Home » Reviews » Alternative » Thick and Tight and 70/30 Split, The Lion & Unicorn Theatre – Review
Credit: Giant Olive Productions
Credit: Giant Olive Productions

Thick and Tight and 70/30 Split, The Lion & Unicorn Theatre – Review

Pros: Witty, thoughtful explorations of themes like loneliness, artistic meaning and sex.

Cons: The intentions behind the pieces are at times obscure.

Pros: Witty, thoughtful explorations of themes like loneliness, artistic meaning and sex. Cons: The intentions behind the pieces are at times obscure. Part of the GOlive Dance and Performance Festival at the Lion and Unicorn Theatre, it took me a little while to understand the rationale behind pairing these acts by Thick and Tight (Daniel Hay-Gordon and Eleanor Perry) and 70/30 Split (Lydia Cottrell and Sophie Unwin). As the evening progressed with the two companies alternating material in both halves of the show, it became clearer how elements from the two very different acts could be viewed as a…

Summary

Rating

Excellent

A zany and entertaining double bill that enables the audience to explore two distinct but complementary styles.

User Rating: 4.85 ( 2 votes)

Part of the GOlive Dance and Performance Festival at the Lion and Unicorn Theatre, it took me a little while to understand the rationale behind pairing these acts by Thick and Tight (Daniel Hay-Gordon and Eleanor Perry) and 70/30 Split (Lydia Cottrell and Sophie Unwin). As the evening progressed with the two companies alternating material in both halves of the show, it became clearer how elements from the two very different acts could be viewed as a cohesive whole.

Opening with Edith and Schubert Have a Cup of Tea, Thick and Tight staged three dance movements to music by Bartok, Tampa Red, Peggy Lee and, naturally, Schubert. Over the background of snippets from John Freeman’s 1959 Face to Face interview with Edith Sitwell, Perry performs a facially expressive dance dressed in a style that reminded me of the influential early modern dancer Ruth St Denis. At first Hay-Gordon confines himself to sitting quietly with a notepad, emulating Freeman conducting the interview, but the ballet slippers he wears hint at his impending physical involvement. When this slightly-built, beardy man in a grubby undershirt and corduroy trousers finally gets out of his chair to perform one of the most naturally expressive contemporary dances I’ve ever seen, he completely shatters my expectations. Hay-Gordon’s dancing honestly took my breath away. I may not fully have understood Edith and Schubert, but it was very beautiful to watch.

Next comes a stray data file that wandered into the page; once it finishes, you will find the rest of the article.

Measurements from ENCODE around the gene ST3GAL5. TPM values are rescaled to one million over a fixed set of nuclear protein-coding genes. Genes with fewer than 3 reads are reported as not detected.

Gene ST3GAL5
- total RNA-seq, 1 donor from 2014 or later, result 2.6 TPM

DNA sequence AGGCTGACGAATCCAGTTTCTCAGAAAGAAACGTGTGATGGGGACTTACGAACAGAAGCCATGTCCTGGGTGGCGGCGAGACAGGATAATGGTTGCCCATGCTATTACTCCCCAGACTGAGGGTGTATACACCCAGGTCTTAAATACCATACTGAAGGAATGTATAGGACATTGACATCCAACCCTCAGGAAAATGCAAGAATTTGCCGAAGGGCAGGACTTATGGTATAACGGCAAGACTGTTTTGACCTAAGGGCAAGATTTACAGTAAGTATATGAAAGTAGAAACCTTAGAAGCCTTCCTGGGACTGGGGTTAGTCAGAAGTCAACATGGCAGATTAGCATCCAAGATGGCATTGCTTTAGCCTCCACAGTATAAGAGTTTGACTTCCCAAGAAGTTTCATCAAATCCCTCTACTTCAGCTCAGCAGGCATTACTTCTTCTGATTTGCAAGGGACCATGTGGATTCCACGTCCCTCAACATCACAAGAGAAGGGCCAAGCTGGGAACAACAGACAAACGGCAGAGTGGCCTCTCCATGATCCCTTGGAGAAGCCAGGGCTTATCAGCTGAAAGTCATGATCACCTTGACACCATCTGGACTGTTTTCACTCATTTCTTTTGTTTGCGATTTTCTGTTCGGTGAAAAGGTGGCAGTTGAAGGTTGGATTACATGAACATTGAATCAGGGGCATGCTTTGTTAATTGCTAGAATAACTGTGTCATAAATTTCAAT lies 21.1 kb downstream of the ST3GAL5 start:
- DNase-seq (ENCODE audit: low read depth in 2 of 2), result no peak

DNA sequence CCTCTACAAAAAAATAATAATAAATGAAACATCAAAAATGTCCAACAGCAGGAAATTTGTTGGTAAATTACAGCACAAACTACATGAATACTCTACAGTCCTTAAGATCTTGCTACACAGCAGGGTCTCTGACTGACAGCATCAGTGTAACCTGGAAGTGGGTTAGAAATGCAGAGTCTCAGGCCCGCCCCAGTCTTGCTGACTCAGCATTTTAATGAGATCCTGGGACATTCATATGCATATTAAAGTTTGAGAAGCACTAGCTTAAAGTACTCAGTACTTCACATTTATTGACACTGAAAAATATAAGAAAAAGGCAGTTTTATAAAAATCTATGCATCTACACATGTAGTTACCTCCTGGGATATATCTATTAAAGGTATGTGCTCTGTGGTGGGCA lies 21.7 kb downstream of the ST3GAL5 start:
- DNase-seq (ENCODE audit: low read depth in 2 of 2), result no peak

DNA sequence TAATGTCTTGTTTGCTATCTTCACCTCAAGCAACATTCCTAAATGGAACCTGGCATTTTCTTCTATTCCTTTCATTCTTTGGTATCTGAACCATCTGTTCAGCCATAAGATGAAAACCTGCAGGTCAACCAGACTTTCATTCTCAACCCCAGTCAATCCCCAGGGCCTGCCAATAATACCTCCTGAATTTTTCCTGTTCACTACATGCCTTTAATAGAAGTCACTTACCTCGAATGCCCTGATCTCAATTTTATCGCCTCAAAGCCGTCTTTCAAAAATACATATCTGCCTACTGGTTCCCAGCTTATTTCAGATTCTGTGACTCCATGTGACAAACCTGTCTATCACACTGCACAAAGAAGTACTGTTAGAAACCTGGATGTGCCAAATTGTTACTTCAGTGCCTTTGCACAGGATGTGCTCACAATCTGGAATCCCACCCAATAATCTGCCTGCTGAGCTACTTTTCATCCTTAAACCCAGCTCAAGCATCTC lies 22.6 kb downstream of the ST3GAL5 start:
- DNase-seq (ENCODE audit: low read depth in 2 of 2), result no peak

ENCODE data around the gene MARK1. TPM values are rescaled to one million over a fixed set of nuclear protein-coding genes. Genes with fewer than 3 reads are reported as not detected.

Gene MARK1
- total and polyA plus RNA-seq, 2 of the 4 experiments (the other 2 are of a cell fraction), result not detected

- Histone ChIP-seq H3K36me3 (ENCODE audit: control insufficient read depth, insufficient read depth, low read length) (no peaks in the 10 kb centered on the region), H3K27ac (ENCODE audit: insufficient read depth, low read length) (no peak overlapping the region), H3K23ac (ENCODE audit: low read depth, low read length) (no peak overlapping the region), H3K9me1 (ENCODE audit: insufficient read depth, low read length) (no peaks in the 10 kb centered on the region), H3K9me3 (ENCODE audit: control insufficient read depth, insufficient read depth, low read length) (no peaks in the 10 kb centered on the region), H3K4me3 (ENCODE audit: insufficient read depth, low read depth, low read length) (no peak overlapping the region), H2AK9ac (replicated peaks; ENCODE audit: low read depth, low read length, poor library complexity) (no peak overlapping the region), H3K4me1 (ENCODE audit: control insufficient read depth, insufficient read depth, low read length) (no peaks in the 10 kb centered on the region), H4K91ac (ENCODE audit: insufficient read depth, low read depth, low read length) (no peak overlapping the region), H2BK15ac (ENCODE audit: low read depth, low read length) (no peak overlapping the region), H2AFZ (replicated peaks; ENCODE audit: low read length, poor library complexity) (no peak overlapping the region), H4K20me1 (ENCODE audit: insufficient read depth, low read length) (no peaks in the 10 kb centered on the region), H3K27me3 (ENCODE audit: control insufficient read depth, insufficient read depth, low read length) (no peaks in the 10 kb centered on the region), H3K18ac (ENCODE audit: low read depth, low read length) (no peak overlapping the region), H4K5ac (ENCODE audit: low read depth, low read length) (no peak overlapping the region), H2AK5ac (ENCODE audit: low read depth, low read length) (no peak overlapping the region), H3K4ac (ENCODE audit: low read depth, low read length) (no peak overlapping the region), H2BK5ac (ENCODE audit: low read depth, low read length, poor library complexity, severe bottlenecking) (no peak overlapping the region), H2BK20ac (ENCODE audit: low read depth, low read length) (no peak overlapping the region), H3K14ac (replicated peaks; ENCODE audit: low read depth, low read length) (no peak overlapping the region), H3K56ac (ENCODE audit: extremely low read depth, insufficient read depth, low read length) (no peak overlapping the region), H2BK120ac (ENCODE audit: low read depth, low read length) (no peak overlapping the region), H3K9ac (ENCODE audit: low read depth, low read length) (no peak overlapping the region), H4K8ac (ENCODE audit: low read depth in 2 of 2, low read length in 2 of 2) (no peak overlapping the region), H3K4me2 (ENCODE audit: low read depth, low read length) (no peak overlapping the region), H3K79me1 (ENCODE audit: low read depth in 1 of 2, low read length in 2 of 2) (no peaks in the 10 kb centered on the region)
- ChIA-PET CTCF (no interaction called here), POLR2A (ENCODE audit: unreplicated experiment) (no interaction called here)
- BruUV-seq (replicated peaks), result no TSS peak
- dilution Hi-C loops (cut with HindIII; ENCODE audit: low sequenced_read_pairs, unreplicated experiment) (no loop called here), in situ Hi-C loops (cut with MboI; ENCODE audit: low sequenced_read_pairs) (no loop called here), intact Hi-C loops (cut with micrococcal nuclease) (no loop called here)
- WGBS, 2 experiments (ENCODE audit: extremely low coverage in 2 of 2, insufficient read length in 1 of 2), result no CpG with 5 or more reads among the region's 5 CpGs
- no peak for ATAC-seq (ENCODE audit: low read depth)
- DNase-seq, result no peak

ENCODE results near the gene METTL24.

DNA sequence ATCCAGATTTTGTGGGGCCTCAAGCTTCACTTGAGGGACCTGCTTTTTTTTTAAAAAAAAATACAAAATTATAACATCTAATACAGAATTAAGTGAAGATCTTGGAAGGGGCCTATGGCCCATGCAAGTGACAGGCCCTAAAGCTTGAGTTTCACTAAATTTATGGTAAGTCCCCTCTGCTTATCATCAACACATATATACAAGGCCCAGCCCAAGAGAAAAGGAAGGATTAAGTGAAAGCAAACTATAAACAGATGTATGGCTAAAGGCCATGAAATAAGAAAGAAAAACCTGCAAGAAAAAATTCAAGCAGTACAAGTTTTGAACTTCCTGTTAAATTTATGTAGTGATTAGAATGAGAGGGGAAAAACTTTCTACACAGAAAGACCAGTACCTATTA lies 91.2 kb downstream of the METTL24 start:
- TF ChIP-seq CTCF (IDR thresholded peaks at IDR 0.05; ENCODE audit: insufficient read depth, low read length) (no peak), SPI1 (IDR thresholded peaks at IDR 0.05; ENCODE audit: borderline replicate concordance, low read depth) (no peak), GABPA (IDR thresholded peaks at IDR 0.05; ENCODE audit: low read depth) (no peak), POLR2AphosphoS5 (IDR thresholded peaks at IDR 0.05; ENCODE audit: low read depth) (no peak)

70/30 Split follow this with Content Part 1, an exploration of the structural elements of a traditional burlesque act like the entrance and the strut. The focus is on what philosophically distinguishes a burlesque act from, say, just walking on stage and taking off your clothes in an irritable manner. Though some of these analytical elements felt a bit obscure, there’s also some very funny riffing on the artistic development process. Particularly on the mark is the bit on the earnest focus of workshopping a new show. Performing in hiking boots and some seriously tatty wigs, Cottrell and Unwin’s exploration of theatrical material is thought-provoking and hilarious.

In the second half, Thick and Tight return with a series of short films. My favourite of these was What Are You Doing in There?, which is about a couple texting one another sweet nothings whilst in the loo. They also perform Freud & Madonna’s Last Shag, in which a phallic Freud (Perry) and a plastic-wrapped Madonna (Hay-Gordon) cavort about the stage exploring the gendered elements of Freudian theory. This had me and several others howling with laughter. Perry’s dancing in particularly is energetic and graceful.

70/30 Split closed the evening with Pas de Duh, a more traditional cabaret-style act with high kicks, high heels, and pencil-thin moustaches. But this piece too has thoughtful elements, with an increasingly uncomfortable competition between the two performers over a bouquet of flowers. Culminating in a belly-jiggling exploration of Rubens-esque feminine charms set to Edith Piaf’s Non, Je Ne Regrette Rien (no, I am not going to explain that in more detail), it is as insightful as it is witty.

In sum, this double act is a fun, expressively danced and refreshingly visceral alternative to what you’ll find at most above-a-pub theatres at the moment.

Producers: Thick and Tight; 70/30 Split
Box Office: 0844 477 1000
Booking Link: http://www.lionandunicorntheatre.com/thickandtight7030split.php
Booking Until: 7 June 2014

About Caitlin McDonald

Caitlin McDonald
Doctor of belly dance and data ninja! Caitlin did her PhD about belly dancing (true story.) She even wrote a book or two about it. Then she went out and got a job in data analytics, because it seemed like a good idea at the time. This gives her the power to make an algorithm out of anything... and put sequins on it. Caitlin likes all types of performance, even mimes. You can follow her blog at the link below where she writes about everything from dance to data science.